The Fiat 600 (or "Seicento") is a supermini produced by the Italian automaker Fiat from 1955 to 1969. Measuring only 3.22 m long, it was the first rear-engined Fiat and ...More »
The Fiat 600 (or "Seicento") is a supermini produced by the Italian automaker Fiat from 1955 to 1969. Measuring only 3.22 m long, it was the first rear-engined Fiat and cost the equivalent of about € 6,700 or US$ 7300 (590,000 lira then). The total number produced from 1955 to 1969 at the Mirafiori plant was 2,604,000. During 1960s, 1970s, and 1980s, the car became very popular in countries such as Argentina, where it was nicknamed Fitito (a diminuitve of Fiat).
All models of the 600 had generators with mechanical external regulators. Braking was provided by hydraulic drum brakes on all four wheels. Suspension is via a unique single double-mounted leafspring-- which acts as a stabilizer-- between the front wheels coupled to gas-charged shocks, and an independent coil-over-shock setup coupled to semi-trailing arms at the rear. All 600 models had 3-synchro (no synchro on 1st) 4-speed transaxles. Unlike the Volkswagen Beetle, the Fiat 600 is water-cooled with an ample cabin heater, and while cooling is generally adequate, for high-power modified versions a front-mounted radiator or oil cooler is absolutely necessary to complement the rear-mounted radiator.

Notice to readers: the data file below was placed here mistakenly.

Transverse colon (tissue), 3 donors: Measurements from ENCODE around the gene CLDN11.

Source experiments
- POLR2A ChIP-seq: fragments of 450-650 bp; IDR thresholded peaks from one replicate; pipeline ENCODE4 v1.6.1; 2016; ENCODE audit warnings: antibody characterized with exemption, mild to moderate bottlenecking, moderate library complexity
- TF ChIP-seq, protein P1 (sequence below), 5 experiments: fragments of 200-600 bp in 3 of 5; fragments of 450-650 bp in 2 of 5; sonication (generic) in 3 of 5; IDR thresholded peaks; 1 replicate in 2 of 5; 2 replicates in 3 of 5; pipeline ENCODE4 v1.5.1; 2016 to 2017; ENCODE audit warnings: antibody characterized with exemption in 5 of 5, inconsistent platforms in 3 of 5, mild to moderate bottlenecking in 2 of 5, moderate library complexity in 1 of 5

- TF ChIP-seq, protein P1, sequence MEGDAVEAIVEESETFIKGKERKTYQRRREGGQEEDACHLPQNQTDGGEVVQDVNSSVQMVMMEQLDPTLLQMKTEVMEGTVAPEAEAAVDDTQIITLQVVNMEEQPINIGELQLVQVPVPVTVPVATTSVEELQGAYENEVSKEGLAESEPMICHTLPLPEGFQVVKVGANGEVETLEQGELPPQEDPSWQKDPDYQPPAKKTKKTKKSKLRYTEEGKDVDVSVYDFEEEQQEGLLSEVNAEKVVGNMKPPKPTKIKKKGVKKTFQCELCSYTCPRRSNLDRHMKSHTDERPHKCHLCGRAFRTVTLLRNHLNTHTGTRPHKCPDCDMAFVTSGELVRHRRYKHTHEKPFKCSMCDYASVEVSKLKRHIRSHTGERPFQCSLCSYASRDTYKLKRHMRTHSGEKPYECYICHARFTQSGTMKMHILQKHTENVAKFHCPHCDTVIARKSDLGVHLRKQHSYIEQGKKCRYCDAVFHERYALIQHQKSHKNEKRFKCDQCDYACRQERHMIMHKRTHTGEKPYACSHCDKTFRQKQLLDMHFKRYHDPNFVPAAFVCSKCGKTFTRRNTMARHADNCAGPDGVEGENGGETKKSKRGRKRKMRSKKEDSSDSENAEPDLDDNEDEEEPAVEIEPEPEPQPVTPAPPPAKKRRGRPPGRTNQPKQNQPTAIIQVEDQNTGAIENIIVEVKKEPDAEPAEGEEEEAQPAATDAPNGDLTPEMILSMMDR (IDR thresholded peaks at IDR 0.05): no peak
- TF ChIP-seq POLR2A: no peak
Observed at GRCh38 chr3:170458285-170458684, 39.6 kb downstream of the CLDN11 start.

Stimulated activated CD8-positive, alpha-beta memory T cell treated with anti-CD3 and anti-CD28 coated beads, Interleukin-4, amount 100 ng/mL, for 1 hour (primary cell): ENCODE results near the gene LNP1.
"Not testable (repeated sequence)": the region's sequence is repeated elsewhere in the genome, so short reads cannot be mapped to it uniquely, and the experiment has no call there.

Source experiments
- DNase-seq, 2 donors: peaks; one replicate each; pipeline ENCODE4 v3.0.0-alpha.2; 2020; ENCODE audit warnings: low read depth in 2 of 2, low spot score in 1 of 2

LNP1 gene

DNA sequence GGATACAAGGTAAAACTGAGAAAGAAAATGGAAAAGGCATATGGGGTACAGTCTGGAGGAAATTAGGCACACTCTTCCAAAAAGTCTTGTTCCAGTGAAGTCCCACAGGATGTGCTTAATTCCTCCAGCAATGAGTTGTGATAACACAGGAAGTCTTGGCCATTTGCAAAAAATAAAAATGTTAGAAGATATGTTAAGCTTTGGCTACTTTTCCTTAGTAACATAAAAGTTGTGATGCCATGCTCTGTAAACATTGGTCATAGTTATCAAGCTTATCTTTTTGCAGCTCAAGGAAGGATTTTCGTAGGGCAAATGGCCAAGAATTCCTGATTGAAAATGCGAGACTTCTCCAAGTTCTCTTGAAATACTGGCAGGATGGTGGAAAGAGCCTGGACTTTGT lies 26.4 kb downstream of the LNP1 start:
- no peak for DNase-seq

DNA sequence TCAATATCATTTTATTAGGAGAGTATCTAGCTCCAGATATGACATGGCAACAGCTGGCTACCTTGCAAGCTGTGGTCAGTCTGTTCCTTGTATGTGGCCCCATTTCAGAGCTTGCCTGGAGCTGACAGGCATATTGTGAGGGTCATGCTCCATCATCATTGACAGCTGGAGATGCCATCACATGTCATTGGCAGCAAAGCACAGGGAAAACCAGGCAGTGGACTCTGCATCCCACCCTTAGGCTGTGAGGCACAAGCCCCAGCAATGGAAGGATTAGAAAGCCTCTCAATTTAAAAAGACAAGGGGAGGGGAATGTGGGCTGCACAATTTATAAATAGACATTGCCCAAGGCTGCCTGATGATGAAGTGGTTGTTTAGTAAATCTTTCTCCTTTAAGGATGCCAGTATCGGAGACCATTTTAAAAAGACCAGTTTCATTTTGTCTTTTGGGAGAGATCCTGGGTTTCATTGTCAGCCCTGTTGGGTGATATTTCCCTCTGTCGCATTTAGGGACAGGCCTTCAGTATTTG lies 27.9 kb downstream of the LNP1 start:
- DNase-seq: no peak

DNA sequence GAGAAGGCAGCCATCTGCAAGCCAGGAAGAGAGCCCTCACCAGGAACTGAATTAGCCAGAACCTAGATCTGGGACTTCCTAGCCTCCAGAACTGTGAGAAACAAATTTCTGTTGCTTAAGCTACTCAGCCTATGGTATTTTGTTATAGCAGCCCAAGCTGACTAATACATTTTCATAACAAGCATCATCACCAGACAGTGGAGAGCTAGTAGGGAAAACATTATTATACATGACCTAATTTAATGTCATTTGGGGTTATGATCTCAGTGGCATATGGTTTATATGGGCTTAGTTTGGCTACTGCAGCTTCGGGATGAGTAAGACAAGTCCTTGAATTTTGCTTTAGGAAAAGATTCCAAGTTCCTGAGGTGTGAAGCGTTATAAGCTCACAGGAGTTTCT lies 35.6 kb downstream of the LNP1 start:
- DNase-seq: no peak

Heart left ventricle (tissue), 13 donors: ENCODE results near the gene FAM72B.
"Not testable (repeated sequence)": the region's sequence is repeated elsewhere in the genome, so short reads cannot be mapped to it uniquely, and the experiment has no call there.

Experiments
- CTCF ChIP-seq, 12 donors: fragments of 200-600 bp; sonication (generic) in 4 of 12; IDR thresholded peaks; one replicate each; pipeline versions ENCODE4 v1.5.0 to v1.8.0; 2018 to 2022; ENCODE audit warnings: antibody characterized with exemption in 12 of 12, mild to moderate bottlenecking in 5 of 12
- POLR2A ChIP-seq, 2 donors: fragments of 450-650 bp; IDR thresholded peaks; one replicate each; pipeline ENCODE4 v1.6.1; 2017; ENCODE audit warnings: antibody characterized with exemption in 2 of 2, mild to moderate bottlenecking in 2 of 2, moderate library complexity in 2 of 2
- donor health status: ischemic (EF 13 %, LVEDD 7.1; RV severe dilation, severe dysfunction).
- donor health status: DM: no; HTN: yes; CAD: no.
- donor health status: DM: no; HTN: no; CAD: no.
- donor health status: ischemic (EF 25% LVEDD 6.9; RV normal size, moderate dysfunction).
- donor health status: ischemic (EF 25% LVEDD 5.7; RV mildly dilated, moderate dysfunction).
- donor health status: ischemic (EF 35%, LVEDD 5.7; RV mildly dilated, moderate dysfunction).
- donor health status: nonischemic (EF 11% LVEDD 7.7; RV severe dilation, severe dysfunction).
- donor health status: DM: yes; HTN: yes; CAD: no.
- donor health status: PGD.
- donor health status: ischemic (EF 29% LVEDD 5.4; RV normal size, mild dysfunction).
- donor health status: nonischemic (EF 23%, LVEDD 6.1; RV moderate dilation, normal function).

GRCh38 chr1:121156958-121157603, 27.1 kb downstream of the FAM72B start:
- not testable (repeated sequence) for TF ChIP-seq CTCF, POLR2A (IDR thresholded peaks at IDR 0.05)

The top speed ranged from 95 km/h empty with the 633 cc engine to 110 km/h with the 767 cc version. The car had good ventilation and defrosting systems.
A year after its debut, in 1956, a soft-top version was introduced, as well as a six-seater variant - the Fiat 600 Multipla. It was a precursor of current multi-purpose vehicles.
The Soviets copied this car as the Zaporozhets ZAZ-965, produced from 1960 to 1963, as Spain during the Franco era did with the SEAT 600 (also called the 600E, but different in several respects from the Argentinian model). In former Yugoslavia the model was also very popular, and was produced uder the name Zastava 750 (Fićo). It was produced by the Zastava factory in Kragujevac (in Serbia) from the early sixties until 1981. The Fiat 850 is largely derived from the 600, but introduces a fully-synchronized transaxle, front disc brakes, and an alternator. The Fiat 850 is thus a popular source of 'upgrade' parts for the 600, but these upgrades can be difficult or costly as few of the parts can simply be exchanged without modification.
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